In modern cataract and clear lens extraction surgery, we have a couple of options for aphakia correction, of which multifocal IOL implantation has attracted much attention. In the ideal case, multifocal IOLs can offer total spectacle independence, and thus they are certainly an excellent option.
Noticeably, however, with the best efforts, only one-fourth of patients achieve total spectacle independence,1 and the overall perceived quality of vision with multifocal IOLs may indeed not match that of traditional monofocal IOLs.2 At present, most surgeons and authors agree that multifocal IOL implantation is not suited for all patients, which makes patient selection an important matter when considering multifocal IOLs. Additionally, certain multifocal IOLs may be better suited for certain types of visual requirements.3 This makes the selection even more sensitive, especially since the patient's visual requirements may change over time, a common example being the shift from extensive computer work to other activities (eg, reading books, distance work) after retirement. In this context, I feel we must not forget the possibilities offered by monofocal IOL implantation.
Experience with monofocal IOLs dates back many decades, and we know that these IOLs will continue to perform well—even in an aging retina with macular degeneration or diabetic retinopathy, which may not always hold true for a multifocal IOL. A multifocal optic always means a compromise, because what is gained in near vision is lost in other aspects of visual quality (eg, reduced contrast sensitivity,2,4 increased higher-order aberrations,4,5 glare and halos,1,2,6 phenomena that may affect the overall quality of vision seriously in patients developing retinal diseases).
Another concern is the risk for reoperation, especially in younger myopes who are at risk for retinal detachment and other serious complications after any intraocular procedure.7
When we look at IOLs that do not perform well and have to be explanted, dislocation/decentration and incorrect IOL power are the main reasons for explantation in all types of monofocal IOLs.8 The former can be partially prevented by improved techniques in the primary surgery and less extensive reposition/fixation methods, the latter by improved devices and biometry formulas. Glare and optical aberrations, on the other hand, which remain the main causes for explantation of a multifocal IOL,8 may not be as predictable or preventable.
Naturally, economy also has to be taken into account when implanting multifocal IOLs. Not only is a multifocal IOL more expensive, but considering multifocal IOL implantation also means considering bilateral surgery, at least in presbyopes. Although a unilateral multifocal IOL implantation may be an option in a nonpresbyopic, emmetropic patient,9 presbyopes make up a major part of the cataract population10-12 and are less likely to be satisfied with such a solution. A large-scale increase in bilateral surgery with more expensive IOLs is likely to have significant effects on health care economics in many countries.7,10,11/p>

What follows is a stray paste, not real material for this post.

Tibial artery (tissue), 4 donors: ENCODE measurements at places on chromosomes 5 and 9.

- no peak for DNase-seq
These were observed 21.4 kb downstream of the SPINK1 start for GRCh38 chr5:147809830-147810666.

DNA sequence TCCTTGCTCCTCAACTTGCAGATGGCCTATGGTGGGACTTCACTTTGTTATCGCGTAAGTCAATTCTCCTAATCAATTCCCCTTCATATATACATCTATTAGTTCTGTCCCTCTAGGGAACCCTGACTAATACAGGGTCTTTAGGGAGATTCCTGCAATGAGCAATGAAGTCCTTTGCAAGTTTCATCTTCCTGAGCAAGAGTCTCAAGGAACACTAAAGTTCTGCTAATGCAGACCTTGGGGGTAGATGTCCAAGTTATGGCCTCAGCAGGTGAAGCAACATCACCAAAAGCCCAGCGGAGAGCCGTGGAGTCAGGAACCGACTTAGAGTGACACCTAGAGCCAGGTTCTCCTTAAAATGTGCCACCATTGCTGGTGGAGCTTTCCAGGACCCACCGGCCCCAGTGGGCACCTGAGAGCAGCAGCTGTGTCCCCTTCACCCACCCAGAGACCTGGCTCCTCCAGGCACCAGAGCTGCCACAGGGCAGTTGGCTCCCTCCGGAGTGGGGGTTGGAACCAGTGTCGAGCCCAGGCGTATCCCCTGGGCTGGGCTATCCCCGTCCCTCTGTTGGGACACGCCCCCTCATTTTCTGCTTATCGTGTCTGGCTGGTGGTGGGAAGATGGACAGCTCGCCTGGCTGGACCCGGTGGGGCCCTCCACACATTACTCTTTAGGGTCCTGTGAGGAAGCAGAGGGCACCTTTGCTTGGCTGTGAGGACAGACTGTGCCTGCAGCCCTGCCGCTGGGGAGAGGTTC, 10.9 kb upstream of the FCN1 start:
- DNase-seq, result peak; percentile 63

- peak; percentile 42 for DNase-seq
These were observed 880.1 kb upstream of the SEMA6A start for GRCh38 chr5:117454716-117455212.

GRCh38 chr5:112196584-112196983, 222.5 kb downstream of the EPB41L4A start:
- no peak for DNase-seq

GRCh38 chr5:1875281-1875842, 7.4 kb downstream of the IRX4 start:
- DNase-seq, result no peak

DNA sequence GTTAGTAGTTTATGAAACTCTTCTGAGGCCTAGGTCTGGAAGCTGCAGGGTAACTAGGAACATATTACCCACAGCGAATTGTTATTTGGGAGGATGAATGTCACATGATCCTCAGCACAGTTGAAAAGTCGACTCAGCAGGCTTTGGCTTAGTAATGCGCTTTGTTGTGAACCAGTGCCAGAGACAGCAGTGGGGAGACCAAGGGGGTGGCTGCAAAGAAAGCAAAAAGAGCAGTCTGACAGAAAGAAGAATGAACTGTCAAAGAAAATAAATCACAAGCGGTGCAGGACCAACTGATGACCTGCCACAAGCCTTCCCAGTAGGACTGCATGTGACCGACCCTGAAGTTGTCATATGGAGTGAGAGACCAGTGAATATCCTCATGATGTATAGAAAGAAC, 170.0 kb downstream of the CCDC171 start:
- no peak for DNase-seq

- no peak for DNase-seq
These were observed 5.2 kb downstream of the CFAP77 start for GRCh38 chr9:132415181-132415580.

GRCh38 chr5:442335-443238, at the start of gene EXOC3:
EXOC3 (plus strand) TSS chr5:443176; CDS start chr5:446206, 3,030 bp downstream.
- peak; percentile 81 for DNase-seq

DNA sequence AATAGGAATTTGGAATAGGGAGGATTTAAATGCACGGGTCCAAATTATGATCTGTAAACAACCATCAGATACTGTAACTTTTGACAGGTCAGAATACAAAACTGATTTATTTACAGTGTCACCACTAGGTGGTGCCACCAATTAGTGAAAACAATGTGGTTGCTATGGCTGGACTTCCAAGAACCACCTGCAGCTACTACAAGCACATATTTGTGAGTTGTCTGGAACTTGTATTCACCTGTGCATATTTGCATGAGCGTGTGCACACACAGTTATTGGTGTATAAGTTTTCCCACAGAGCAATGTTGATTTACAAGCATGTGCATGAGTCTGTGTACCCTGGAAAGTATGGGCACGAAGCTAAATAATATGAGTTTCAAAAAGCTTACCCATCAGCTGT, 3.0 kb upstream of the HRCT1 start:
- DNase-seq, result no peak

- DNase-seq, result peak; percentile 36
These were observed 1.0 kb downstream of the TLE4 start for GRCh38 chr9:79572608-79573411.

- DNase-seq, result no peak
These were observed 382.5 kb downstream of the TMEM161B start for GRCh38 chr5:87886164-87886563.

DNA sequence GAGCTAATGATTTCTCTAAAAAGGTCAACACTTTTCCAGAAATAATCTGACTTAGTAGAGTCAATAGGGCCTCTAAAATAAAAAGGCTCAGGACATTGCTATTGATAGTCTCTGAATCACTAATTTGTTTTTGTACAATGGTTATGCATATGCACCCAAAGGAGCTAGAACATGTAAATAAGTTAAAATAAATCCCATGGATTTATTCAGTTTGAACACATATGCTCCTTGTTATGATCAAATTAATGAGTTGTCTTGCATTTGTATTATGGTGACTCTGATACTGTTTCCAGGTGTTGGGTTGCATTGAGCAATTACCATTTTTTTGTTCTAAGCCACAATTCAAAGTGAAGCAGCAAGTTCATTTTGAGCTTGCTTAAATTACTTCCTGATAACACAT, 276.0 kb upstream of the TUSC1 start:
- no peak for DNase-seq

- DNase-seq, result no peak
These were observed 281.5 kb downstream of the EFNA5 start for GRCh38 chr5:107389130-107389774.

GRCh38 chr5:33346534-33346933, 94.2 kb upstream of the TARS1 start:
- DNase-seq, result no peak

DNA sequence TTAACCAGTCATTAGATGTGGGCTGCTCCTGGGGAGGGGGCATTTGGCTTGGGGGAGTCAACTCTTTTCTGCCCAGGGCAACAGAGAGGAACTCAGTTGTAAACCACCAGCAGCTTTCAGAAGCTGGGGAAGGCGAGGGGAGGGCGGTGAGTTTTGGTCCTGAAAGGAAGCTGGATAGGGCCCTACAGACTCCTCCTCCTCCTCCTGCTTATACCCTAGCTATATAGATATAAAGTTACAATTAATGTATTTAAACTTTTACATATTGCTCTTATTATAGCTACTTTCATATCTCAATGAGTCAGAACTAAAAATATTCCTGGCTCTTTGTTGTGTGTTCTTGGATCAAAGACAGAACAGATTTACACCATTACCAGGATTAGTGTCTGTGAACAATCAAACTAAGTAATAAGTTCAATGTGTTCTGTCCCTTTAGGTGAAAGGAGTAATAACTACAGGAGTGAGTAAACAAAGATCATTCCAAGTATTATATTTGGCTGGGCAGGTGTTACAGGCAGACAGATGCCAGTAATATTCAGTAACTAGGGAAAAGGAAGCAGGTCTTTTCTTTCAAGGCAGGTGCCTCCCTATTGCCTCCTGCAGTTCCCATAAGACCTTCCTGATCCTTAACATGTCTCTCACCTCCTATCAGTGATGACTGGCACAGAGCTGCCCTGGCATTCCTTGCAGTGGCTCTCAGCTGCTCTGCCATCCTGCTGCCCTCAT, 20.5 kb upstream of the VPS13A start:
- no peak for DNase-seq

In my experience, the ordinary elderly cataract patient rarely asks for total spectacle independence, at least not actively. In case of such a request, however, monovision may be an alternative, with a high reported level of patient satisfaction.13 Often, myopia of approximately -1.50 D in the nondominant eye, together with some pseudoaccommodation,14 will suffice for reading price tags and shorter texts.15 Also, this low level of anisometropia will have little negative effect on binocular function.16 Thus, for longer reading or near work, reading glasses are likely to give acceptable binocularity. The monovision approach means no compromise in optical quality in the individual eye, and if the patient is not satisfied, a piggyback implantation in the myopic eye is undoubtedly less extensive than a bilateral IOL exchange.
The ultimate goal we all dream of is an aphakia correction offering the visual quality of a young, healthy, emmetropic eye with intact accommodation. With all solutions herein discussed, we are still far from that goal. Although multifocal IOLs are certainly a good option with the right patient selection, a multifocal IOL will always mean a compromise—and a larger degradation of the eye's optical quality than seen with a monofocal IOL. Therefore, even when making the complex decisions of mixing and matching, to aim for spectacle independence, I feel that unilateral surgery with implantation of a conventional monofocal IOL and bilateral surgery with monovision must still be kept in mind as viable options.
Anders Behndig, MD, PhD, practices in the Department of Clinical Science/Ophthalmology, UmeÂ University Hospital, Sweden. Dr. Behndig states that he has no financial interest in the products or companies mentioned. He may be reached at tel: +46 90 785 37 31; fax +46 90 13 34 99; email@example.com.